Remarks by Vladimir Chizhov at the 13th European Russian Forum
Dear Ms Ždanoka,
Ladies and gentlemen,
First of all I would like to extend my warmest greetings to all friends and colleagues who gathered in this room today and fulfil a mission the Minister of Foreign Affairs of the Russian Federation Sergey Lavrov entrusted me with – to read out his address to the organisers and participants of the 13th European Russian Forum.
It is true that the finest minds of our nation have been dwelling on the issue of “Russian identity” throughout all its history.
From time immemorial, the Russian nation was endowed with a greatest uniting power, ability to carefully preserve, multiply and creatively absorb the best from the ethnoses living together with it in peace and quiet. The great Russian writer Fyodor Dostoevsky deliberated a lot on its “panhumanity”, putting the idea the following way: “The supreme and most characteristic trait of our nation is its sense of fairness and its longing for it… It cohabitates with everybody and accustoms itself with everything… It has an instinct of pan-humanity”. The unity of peoples with Russian identity has always been based on a solid foundation of the Russian language and culture as well as the sense of deep belonging with the fate of the Motherland that enabled consolidation to overcome difficulties and hardships during various tragic periods of history.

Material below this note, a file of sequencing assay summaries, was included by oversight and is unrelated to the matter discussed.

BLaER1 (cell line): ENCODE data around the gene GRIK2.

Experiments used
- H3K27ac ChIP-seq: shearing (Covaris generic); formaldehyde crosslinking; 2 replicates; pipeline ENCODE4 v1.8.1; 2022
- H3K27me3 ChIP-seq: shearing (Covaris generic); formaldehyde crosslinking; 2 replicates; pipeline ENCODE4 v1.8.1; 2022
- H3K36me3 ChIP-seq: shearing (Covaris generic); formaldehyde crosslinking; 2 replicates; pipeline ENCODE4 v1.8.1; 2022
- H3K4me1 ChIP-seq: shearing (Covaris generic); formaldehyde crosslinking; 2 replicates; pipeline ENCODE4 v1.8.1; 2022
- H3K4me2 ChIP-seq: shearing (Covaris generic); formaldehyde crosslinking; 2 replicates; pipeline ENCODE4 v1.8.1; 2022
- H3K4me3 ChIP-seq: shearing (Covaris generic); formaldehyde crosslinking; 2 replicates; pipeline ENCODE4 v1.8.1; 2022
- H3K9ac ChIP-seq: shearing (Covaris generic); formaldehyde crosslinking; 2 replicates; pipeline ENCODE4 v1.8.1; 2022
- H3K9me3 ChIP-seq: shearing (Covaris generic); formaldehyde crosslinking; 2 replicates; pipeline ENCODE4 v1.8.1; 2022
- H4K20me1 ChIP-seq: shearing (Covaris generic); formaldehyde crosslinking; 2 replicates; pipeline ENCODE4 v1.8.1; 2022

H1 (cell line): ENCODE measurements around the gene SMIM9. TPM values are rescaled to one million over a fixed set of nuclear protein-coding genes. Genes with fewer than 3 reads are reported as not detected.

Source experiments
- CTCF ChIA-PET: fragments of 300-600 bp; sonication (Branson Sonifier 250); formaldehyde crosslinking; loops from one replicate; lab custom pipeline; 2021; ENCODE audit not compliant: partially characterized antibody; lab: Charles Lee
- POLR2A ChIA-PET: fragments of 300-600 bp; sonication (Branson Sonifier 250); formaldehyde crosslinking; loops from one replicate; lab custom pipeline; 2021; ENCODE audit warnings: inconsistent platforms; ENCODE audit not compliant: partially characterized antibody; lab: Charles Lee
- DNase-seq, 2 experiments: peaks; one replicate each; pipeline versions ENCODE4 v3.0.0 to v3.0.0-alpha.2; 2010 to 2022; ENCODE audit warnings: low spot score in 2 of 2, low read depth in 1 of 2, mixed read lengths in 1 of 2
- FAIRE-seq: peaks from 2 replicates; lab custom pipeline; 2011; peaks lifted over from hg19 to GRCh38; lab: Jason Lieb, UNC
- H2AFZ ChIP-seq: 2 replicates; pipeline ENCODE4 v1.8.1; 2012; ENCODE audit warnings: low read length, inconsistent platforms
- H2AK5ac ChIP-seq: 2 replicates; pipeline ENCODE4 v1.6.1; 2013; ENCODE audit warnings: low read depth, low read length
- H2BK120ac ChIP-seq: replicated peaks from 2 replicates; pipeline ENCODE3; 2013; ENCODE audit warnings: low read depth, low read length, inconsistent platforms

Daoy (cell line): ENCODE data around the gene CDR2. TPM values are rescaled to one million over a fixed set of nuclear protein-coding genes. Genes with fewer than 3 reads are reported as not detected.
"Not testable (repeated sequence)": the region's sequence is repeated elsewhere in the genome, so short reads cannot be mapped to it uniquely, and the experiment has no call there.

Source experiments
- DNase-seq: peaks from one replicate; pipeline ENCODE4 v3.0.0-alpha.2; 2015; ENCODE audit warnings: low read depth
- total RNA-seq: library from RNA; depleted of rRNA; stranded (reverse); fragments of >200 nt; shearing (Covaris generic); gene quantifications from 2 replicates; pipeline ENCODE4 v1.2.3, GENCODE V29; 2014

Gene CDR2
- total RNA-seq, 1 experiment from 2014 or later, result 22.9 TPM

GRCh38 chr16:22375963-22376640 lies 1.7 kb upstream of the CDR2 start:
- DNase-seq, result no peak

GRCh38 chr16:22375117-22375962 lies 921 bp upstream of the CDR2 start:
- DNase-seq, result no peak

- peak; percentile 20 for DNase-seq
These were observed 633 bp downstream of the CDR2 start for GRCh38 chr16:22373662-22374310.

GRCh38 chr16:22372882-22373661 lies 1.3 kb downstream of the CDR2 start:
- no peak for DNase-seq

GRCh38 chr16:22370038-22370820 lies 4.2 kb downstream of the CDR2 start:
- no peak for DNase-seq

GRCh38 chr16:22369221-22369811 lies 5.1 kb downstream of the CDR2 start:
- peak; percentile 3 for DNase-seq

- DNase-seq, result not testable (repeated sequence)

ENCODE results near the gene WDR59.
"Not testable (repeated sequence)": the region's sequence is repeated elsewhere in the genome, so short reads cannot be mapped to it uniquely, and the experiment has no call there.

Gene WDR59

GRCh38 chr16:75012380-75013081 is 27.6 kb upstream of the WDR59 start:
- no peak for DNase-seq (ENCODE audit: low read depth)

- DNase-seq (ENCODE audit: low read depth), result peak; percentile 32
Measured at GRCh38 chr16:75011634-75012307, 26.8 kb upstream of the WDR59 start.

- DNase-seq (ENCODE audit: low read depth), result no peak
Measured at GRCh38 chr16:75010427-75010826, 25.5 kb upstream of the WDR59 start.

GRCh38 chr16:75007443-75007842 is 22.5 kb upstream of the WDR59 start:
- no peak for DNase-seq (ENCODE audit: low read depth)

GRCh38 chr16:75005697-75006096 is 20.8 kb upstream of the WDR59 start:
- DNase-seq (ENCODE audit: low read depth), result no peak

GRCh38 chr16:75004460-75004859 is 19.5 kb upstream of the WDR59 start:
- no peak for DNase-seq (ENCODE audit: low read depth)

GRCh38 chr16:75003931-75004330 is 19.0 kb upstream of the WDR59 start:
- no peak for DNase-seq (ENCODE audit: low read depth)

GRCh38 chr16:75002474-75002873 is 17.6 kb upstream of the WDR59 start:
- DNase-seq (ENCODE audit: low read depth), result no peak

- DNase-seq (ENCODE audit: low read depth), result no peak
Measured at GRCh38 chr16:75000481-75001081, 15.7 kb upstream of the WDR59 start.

In this regard the tragic events of the 20th century were quite remarkable having left an indelible mark both on our self-perception and perception of us by other nations. They included forced massive emigration of some of the best representatives of Russian intelligentsia following the fratricidal civil war, and the cruellest war in human history that took 27 million Soviet lives. And the collapse of the USSR that Russian President Vladimir Putin repeatedly referred to as the greatest tragedy for the Russian nation meaning its colossal humanitarian repercussions – 25 million ethnic Russians finding themselves separated overnight from their historic Motherland against their will. Therefore, I would like to remind you as well that the Russian nation is the largest divided nation in the world, and we are still living the consequences of that tragedy everywhere.
The fight for Soviet geopolitical legacy that followed the break-up of the USSR continues to this day, with its main tools borrowed from the kit of Cold War times being Russophobic propaganda, slander against the Russian nation and revision of its role in world history.
We have to state with regret that a number of EU Member States are consistently and deliberately squeezing the Russian language out of all spheres of social life, having made it their official policy. Thereby – however strange and inconsistent it would seem – in the European Union that brings ideas of liberalism and diversity to the world, fundamental rights of Russian speakers are infringed on a regular basis. Besides, states patronised by the EU adopt laws that flagrantly violate linguistic and educational rights of national minorities enshrined in multilateral conventions. All this is presented of course as measures to protect state languages of these countries that, according to their newest mythology, suffered from the heavy legacy of the USSR. In this regard I would like to recall that as it is unacceptable to strengthen one’s security at the expense of security of others, equally one cannot affirm its identity at someone else’s expense. I am convinced that the identity of a nation is based on creativity rather than negation and destruction. This lesson has yet to be learned by those building their identity in the 21st century on barbarian principles. This is the only name I can find for the genuine “witch hunt” worthy of McCarthyism times against courageous defenders of infringed rights of Russian-speaking population in Europe.